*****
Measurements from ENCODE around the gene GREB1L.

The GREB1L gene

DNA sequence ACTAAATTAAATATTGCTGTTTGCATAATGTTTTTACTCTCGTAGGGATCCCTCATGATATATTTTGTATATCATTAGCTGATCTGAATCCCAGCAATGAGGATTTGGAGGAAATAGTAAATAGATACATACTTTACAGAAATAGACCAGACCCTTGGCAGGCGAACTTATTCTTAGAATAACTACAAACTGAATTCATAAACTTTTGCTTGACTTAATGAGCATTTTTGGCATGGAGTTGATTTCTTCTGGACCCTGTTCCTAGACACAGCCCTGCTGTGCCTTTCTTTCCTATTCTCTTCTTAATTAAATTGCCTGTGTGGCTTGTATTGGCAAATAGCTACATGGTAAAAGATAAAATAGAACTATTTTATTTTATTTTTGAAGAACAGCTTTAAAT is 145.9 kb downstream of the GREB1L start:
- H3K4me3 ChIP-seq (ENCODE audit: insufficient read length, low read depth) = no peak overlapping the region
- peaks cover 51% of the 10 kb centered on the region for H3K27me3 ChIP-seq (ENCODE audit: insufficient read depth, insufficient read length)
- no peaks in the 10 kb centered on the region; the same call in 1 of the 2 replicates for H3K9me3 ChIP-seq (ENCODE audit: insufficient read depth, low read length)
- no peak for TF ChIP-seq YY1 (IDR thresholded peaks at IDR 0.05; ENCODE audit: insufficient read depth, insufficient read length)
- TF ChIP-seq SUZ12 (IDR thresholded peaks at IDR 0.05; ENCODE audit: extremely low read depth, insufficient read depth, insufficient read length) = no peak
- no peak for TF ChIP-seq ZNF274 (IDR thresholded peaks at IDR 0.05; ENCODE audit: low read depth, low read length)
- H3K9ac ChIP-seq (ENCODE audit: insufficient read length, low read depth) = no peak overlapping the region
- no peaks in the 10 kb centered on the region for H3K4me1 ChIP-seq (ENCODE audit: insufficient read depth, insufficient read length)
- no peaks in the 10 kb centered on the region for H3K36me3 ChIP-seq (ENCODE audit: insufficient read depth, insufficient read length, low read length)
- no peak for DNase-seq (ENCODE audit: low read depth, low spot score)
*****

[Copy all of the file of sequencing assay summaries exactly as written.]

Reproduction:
Measurements from ENCODE around the gene GREB1L.

The GREB1L gene

DNA sequence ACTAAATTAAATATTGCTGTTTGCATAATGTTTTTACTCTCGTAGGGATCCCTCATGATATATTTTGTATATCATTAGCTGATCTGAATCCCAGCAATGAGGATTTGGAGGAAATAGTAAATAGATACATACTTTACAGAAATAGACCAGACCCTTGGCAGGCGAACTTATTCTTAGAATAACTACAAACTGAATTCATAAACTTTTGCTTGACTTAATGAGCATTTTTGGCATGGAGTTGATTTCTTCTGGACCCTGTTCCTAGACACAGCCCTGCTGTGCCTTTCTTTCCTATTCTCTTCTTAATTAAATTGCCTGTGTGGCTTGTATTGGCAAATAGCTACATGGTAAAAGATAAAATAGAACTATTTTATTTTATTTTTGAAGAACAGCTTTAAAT is 145.9 kb downstream of the GREB1L start:
- H3K4me3 ChIP-seq (ENCODE audit: insufficient read length, low read depth) = no peak overlapping the region
- peaks cover 51% of the 10 kb centered on the region for H3K27me3 ChIP-seq (ENCODE audit: insufficient read depth, insufficient read length)
- no peaks in the 10 kb centered on the region; the same call in 1 of the 2 replicates for H3K9me3 ChIP-seq (ENCODE audit: insufficient read depth, low read length)
- no peak for TF ChIP-seq YY1 (IDR thresholded peaks at IDR 0.05; ENCODE audit: insufficient read depth, insufficient read length)
- TF ChIP-seq SUZ12 (IDR thresholded peaks at IDR 0.05; ENCODE audit: extremely low read depth, insufficient read depth, insufficient read length) = no peak
- no peak for TF ChIP-seq ZNF274 (IDR thresholded peaks at IDR 0.05; ENCODE audit: low read depth, low read length)
- H3K9ac ChIP-seq (ENCODE audit: insufficient read length, low read depth) = no peak overlapping the region
- no peaks in the 10 kb centered on the region for H3K4me1 ChIP-seq (ENCODE audit: insufficient read depth, insufficient read length)
- no peaks in the 10 kb centered on the region for H3K36me3 ChIP-seq (ENCODE audit: insufficient read depth, insufficient read length, low read length)
- no peak for DNase-seq (ENCODE audit: low read depth, low spot score)